This map was surveyed and drawn by Major John E. Weyss under the command of Nathaniel Michler, engraved by Julius Bien, and published by the War Department in Military Maps illustrating the Operations of the Armies of the Potomac and James in 1869. While this map is well represented in institutional collections, it is rarely on the private market.

CartographerS


John E. Weyss (1820 - June 24, 1903) was an Austrian-American illustrator, cartographer, and engineer. Born in Vienna, Weyss immigrated to the United States in 1848 and settled in New York. He served as a member of the U.S. Government's Mexican Boundary Survey (1849 - 1855), led by Major William Hemsley Emory, because of his training as an illustrator. In the capacity of a civilian artist working for the army, Weyss contributed several illustrations for Emory's report, which was published in 1857-59. Weyss is also credited on eleven of the report's maps. At the outbreak of the American Civil War, Weyss held a position as a civil engineer for the state of Kentucky. Weyss received a commission as a major from the Governor of Kentucky and, due to his professional experience, was assigned to the staff of Captain Nathaniel Michler, the chief topographical officer in the Army of the Ohio. In this role he did survey work for maps of the vicinity of Shiloh and Corinth, both sites of major Civil War battles. Weyss then joined Captain Michler when he moved to the staff of General Rosecrans in late 1862, for whom they made a series of maps of the Battle of Stones River. Weyss and Michler were then transferred to the Army of the Potomac in May, 1863. One of Weyss's first assignments for the Army of the Potomac was a map of the vicinity of Harper's Ferry, Virginia, for which he produced a highly detailed map of the very complex topography of the region. Soon, Weyss was made responsible for the day-to-day detailed mapping during the siege at Petersburg. After the war, Weyss served as the principal surveyor under the direction of Michler during the creation of the atlas Military maps illustrating the operations of the armies of the Potomac and James, May 4th 1864 to April 9th 1865, that was published in 1869. Weyss served the U.S. Army Corps of Engineers for another twenty years, until he retired sometime in the 1880s. Weyss died on June 4, 1903, in Washington, D.C.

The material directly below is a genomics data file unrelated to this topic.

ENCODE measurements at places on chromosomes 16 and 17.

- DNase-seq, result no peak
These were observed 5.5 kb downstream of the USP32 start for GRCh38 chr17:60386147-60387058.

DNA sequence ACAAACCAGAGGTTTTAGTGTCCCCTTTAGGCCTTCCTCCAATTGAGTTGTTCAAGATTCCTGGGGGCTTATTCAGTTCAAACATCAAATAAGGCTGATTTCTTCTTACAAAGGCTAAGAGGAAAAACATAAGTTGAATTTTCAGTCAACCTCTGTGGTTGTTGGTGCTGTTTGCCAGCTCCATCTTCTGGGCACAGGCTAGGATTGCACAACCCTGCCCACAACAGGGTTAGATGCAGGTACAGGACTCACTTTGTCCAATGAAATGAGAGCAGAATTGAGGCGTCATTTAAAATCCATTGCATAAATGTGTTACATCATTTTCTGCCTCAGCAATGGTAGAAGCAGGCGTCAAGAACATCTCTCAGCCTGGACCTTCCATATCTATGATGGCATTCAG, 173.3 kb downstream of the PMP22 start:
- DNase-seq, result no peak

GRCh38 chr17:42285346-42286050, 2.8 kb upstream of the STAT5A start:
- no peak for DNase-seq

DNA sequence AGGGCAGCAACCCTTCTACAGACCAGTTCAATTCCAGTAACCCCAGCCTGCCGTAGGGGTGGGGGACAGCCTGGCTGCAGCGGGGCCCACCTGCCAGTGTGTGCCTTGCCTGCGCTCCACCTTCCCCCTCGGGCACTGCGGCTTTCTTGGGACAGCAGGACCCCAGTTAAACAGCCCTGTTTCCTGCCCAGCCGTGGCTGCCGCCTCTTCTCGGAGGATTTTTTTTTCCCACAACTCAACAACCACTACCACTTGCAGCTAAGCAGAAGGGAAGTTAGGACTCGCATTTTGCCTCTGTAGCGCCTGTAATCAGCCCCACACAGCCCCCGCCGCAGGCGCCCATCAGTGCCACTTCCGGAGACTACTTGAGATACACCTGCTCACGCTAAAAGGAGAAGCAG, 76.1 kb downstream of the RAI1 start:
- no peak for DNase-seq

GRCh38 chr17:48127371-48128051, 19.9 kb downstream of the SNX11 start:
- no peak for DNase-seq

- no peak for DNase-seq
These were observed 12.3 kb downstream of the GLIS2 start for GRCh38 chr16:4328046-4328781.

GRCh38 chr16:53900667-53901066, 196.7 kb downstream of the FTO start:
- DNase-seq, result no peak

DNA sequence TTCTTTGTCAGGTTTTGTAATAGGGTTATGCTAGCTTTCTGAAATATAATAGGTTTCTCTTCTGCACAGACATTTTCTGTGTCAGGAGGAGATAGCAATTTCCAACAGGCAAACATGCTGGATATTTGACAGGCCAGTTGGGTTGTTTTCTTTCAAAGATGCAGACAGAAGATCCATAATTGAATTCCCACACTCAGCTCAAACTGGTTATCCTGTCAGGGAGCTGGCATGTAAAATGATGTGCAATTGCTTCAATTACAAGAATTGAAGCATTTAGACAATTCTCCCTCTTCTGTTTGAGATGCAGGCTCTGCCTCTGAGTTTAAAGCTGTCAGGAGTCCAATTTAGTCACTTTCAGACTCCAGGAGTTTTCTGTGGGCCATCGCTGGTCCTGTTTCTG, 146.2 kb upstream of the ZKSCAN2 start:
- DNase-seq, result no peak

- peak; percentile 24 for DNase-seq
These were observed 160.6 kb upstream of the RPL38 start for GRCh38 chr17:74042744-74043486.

Nathaniel Michler (September 13, 1827 - July 17, 1881) was an American military officer and mapmaker who served during the American Civil War. Born in Easton, Pennsylvania, Michler attended West Point, from which he graduated seventh in his class. Commissioned as a 2nd Lieutenant in the Topographical Engineers, Michler participated in the Mexican Boundary Survey from 1851 until 1857, when he was transferred to serve as the chief topographical engineer in surveys for a proposed canal from the Gulf of Darien to the Pacific Ocean from 1858 until 1860. He held the rank of Captain at the outbreak of the American Civil War and served with the Army of the Cumberland from 1861 - 1863, then was transferred to the Army of the Potomac and built defensive works for the Union Army at the Battles of the Wilderness, Spotsylvania, Cold Harbor, and Petersburg. He was promoted to Colonel in August 1864 and brevetted Brigadier General in April 1865. After the war, Michler served as superintendent in the District of Columbia until 1871 and from 1872 to 1875 was chief engineer with the General Commanding Division of the Pacific. He acted as military attaché for the United States Legation in Vienna, Austria from 1878 to 1880.